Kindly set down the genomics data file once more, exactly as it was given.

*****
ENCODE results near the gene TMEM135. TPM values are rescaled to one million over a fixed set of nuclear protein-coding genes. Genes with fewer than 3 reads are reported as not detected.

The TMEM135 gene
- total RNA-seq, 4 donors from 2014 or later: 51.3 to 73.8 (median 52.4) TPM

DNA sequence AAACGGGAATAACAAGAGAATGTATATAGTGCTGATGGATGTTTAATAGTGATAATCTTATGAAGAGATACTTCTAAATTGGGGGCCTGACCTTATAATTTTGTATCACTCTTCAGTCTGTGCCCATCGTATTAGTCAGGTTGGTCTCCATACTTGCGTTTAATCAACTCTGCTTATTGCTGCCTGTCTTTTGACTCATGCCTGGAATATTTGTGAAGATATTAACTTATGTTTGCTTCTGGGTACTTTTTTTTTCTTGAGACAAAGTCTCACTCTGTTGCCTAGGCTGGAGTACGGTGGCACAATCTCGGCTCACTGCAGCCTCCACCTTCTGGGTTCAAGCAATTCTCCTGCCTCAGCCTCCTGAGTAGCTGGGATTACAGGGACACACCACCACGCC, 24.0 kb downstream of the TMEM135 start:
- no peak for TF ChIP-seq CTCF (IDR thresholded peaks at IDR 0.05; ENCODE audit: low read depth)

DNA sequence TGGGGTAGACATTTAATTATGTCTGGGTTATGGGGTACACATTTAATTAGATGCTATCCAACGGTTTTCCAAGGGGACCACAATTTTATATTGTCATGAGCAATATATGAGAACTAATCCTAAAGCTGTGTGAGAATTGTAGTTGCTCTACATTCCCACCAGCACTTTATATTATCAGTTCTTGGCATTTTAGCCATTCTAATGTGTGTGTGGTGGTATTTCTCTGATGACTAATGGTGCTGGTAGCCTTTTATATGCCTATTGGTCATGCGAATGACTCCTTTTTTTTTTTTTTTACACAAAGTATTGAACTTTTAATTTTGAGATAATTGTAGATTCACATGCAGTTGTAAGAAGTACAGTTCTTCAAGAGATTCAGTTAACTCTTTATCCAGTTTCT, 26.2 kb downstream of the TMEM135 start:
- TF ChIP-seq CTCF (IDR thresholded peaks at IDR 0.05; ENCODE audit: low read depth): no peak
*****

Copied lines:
ENCODE results near the gene TMEM135. TPM values are rescaled to one million over a fixed set of nuclear protein-coding genes. Genes with fewer than 3 reads are reported as not detected.

The TMEM135 gene
- total RNA-seq, 4 donors from 2014 or later: 51.3 to 73.8 (median 52.4) TPM

DNA sequence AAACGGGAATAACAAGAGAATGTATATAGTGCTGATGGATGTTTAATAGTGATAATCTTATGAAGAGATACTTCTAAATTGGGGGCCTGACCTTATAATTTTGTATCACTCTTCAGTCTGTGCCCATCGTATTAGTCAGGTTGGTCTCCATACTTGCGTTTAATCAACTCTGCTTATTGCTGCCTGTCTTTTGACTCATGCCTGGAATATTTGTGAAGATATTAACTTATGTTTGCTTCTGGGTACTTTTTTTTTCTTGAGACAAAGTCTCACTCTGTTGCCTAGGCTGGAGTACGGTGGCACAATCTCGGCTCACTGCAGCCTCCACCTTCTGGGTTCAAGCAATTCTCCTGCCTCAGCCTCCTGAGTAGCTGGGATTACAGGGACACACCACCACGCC, 24.0 kb downstream of the TMEM135 start:
- no peak for TF ChIP-seq CTCF (IDR thresholded peaks at IDR 0.05; ENCODE audit: low read depth)

DNA sequence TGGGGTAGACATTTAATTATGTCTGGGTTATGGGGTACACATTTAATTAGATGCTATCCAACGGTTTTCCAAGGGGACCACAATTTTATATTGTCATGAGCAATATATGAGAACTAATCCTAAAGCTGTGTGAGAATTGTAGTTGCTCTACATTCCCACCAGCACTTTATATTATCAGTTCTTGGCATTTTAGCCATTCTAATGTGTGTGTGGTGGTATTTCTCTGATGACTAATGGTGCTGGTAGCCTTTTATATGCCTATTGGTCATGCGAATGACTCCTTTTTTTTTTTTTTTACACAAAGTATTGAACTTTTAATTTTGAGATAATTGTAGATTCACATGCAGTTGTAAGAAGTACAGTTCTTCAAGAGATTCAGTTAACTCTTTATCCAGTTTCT, 26.2 kb downstream of the TMEM135 start:
- TF ChIP-seq CTCF (IDR thresholded peaks at IDR 0.05; ENCODE audit: low read depth): no peak